Use of alcohol and tobacco can increase the risk factor for oral, head, and neck cancer. Men are three times more prone to develop oral, head, and neck cancer than women.
People over 40 are at higher risk for neck and head cancer. Inadequate care of teeth and mouth can be the reason for neck and head cancers. The signs and symptoms of oral, head and neck cancer may vary.
Some prominent symptoms of neck and head cancer are:
- Sore throat
- Lump in neck, throat or nose without or with pain
- Unexplained weight loss
- Dysphagia (trouble swelling)
- A white or red patch in the mouth
- Trouble breathing
- Persistent congestion or nasal obstruction
Symptoms of Oral Cancer
- Consistent mouth pain
- Consistent mouth sore
- Voice change
- A red or white patch on tonsil, gums, the lining of mouth and tongue
- Weight loss
Prevention Tips for Oral, Head and Neck Cancer
Two major risk factors of oral, head and neck cancer involve the use of alcohol and tobacco. Tobacco can increase the hazard of a secondary tumor. Here are some prevention tips to decrease the chances of the neck, head, and oral cancer.
Stay away from Tobacco
The tobacco can increase the risk of head, neck, and oral cancer. Both smokeless and smoking tobacco can directly cause these cancers. Snuff, smokeless, and chewing tobacco can create leukoplakia (gray-white ulcers) in the mouth. It may become tumorous. Smokeless tobacco contains chemicals that can damage your gene. This gene is necessary to protect you against cancer.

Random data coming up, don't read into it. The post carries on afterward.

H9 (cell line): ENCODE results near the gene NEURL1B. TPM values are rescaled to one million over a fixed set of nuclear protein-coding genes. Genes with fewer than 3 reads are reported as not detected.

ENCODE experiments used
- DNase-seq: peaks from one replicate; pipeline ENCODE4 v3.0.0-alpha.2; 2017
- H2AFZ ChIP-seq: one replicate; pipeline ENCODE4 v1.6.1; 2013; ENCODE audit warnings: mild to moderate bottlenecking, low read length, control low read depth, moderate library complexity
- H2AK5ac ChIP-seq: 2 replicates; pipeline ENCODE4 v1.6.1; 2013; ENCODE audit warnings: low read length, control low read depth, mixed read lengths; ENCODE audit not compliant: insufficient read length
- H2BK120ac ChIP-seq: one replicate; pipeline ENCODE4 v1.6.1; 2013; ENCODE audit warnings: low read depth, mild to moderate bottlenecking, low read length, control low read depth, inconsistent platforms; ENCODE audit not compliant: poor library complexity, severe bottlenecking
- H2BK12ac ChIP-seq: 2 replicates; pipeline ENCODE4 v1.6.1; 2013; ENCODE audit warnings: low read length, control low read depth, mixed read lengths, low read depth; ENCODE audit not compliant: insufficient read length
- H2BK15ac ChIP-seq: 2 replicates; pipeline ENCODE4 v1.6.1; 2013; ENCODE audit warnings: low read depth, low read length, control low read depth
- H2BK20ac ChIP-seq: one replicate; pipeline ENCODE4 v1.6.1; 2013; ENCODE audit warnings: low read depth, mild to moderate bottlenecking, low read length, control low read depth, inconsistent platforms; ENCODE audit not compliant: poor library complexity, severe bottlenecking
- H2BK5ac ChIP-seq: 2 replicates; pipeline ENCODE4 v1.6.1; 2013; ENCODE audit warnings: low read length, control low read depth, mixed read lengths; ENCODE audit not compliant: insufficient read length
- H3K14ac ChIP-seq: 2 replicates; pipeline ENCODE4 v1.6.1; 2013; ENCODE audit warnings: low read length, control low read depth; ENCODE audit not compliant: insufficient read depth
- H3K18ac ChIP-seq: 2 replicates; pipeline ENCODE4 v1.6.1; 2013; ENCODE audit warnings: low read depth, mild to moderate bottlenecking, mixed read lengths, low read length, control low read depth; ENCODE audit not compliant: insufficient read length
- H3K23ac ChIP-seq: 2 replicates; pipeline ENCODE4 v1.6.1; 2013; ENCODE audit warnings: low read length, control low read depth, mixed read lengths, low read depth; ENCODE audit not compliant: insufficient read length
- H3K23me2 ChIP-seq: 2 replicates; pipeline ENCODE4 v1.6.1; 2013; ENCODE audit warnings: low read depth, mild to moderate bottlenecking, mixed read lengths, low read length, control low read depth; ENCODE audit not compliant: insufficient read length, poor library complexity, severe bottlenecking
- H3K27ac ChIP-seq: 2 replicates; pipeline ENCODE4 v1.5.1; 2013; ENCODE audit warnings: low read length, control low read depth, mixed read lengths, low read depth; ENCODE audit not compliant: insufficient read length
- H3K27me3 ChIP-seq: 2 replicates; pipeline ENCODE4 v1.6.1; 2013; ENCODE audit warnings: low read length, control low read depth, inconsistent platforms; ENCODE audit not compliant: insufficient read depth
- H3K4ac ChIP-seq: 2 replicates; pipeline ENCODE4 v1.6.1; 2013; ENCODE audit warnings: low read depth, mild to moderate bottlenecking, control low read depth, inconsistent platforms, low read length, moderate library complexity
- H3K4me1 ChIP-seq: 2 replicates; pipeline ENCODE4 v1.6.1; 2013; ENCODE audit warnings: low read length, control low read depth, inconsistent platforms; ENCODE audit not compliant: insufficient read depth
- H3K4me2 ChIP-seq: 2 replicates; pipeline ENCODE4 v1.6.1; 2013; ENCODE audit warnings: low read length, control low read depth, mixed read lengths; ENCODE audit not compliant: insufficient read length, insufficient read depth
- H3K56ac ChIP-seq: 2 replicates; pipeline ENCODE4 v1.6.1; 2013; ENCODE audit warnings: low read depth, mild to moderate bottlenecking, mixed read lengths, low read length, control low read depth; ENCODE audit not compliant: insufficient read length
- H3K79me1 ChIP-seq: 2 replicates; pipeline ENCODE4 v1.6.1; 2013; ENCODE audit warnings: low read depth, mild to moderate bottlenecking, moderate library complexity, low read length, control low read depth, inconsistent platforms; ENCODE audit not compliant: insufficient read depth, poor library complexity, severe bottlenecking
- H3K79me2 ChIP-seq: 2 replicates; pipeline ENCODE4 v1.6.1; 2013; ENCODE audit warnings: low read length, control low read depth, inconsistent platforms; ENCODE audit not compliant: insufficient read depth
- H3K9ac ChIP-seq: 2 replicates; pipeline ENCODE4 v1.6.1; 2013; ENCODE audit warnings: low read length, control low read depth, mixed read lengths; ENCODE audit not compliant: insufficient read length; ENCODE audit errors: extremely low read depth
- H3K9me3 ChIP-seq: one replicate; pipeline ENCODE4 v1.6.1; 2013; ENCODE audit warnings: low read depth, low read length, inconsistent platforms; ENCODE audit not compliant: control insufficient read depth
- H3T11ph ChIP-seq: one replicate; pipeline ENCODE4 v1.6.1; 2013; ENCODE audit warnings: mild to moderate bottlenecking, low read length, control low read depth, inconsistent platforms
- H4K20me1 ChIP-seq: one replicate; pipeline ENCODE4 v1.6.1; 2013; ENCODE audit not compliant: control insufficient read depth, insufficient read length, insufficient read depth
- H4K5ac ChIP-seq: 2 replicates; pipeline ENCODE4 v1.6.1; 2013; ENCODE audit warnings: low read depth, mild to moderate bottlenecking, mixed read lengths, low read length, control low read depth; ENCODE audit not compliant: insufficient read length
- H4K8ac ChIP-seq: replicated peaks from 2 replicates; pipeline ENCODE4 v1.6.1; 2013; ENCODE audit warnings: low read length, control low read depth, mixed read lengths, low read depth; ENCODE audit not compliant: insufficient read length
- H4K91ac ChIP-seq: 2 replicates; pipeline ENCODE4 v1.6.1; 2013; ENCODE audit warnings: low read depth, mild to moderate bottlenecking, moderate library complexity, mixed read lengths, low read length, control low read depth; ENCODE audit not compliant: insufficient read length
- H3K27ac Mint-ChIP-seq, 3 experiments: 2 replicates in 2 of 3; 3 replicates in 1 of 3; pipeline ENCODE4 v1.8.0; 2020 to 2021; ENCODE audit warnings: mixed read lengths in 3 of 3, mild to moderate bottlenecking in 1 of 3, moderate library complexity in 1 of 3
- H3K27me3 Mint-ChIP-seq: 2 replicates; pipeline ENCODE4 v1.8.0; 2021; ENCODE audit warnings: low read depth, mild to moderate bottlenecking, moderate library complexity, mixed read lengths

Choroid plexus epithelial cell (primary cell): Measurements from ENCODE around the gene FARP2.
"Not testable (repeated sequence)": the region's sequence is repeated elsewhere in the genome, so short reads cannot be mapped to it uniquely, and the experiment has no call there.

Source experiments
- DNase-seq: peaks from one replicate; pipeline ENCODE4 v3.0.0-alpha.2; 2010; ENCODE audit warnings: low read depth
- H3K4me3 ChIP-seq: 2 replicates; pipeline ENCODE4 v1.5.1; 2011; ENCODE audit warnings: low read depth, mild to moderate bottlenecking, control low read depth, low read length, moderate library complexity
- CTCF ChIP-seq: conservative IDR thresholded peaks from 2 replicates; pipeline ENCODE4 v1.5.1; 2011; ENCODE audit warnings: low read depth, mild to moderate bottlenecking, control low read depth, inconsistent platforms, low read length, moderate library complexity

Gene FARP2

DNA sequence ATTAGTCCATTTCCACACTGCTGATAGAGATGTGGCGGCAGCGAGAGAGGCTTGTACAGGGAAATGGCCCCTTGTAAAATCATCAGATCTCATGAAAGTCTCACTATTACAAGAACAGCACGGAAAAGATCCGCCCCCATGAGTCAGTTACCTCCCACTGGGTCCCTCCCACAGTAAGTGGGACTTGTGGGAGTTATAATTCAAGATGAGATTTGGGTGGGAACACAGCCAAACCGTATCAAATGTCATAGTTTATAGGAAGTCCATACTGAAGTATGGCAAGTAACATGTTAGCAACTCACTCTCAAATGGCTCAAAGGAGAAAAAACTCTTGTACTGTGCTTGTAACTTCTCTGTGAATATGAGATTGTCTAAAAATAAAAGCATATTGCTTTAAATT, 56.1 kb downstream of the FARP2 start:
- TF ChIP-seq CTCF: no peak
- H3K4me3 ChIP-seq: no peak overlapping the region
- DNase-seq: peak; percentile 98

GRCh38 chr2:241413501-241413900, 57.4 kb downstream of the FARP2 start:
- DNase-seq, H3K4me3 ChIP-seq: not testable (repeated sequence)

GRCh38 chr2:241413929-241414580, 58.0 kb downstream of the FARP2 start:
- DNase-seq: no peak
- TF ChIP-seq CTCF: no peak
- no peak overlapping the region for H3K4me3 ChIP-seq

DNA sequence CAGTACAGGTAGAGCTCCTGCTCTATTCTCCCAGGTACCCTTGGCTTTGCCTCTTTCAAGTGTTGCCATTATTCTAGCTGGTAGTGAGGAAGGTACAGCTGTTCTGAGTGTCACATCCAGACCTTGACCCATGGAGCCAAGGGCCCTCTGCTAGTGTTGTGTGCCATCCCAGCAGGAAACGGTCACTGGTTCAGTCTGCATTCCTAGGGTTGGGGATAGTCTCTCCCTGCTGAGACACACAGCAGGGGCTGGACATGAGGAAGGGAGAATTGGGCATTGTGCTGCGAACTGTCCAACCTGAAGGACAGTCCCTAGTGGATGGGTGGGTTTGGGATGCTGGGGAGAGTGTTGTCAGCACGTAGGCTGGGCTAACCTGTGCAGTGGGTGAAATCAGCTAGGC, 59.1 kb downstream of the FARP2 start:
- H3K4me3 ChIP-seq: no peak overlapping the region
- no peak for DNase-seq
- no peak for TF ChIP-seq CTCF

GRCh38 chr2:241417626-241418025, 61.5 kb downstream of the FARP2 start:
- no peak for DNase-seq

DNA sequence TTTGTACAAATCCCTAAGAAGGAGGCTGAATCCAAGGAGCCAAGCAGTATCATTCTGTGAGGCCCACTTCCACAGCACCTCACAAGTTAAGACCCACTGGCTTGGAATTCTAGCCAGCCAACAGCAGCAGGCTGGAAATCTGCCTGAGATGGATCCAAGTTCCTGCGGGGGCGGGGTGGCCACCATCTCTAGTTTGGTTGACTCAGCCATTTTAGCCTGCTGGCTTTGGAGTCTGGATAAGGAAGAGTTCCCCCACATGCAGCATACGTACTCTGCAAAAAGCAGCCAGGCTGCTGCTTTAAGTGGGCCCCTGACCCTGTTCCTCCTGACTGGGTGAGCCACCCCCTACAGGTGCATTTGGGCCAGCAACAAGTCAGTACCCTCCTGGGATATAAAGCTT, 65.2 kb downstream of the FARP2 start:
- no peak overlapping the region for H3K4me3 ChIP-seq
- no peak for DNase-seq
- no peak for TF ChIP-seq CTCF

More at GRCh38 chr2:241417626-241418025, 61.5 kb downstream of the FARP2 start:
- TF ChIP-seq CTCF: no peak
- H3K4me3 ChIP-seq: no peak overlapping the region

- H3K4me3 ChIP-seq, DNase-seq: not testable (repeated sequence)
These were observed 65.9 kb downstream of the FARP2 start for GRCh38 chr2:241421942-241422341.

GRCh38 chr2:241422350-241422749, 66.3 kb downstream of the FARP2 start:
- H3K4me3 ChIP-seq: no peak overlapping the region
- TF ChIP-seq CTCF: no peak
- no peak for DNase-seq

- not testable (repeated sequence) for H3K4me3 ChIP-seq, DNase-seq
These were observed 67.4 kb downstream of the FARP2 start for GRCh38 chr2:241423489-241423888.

Note – according to statistics, around 85 percent of neck and head cancers are linked to tobacco use.
Decrease the Use of Alcohol
Excessive use of alcohol can increase the risk of different cancer. By drinking alcohol with smoking, you are increasing the chances of cancers. Alcohol can change the chemistry of your body and hurt its defense system against cancer.
Consumption of over 3.5 drinks per day can increase the possibility of oral cancers 2 to 3 times. Make sure to avoid excessive use of alcoholic beverages and smoking. These can multiply their side effects.
Visit Your Dentist Regularly
Dental hygienists and dentists can notice the growth of cancer cells. They can catch things during a routine examination. Sometimes, they refer you to visit ear, nose, and throat specialists. To eliminate the chances of cancer, you should visit your dentist regularly.
Protect Your Lips from Sun
Lip cancer is associated with ultraviolet radiation (UV) from sunlight. If you work in the prolonged exposure of the sun, you may develop lip cancer. People with a history of sunburns may need extra care with their lips. Similar to skin, lips are sensitive to the sunlight.
Make sure to limit your sun exposure during peak hours. Always wear a hat with brim or scarf to protect your face from the sun. Use sunscreen regularly to protect your lips and screen from the sun. Choose a sunscreen with sufficient SPF (sun protection factor).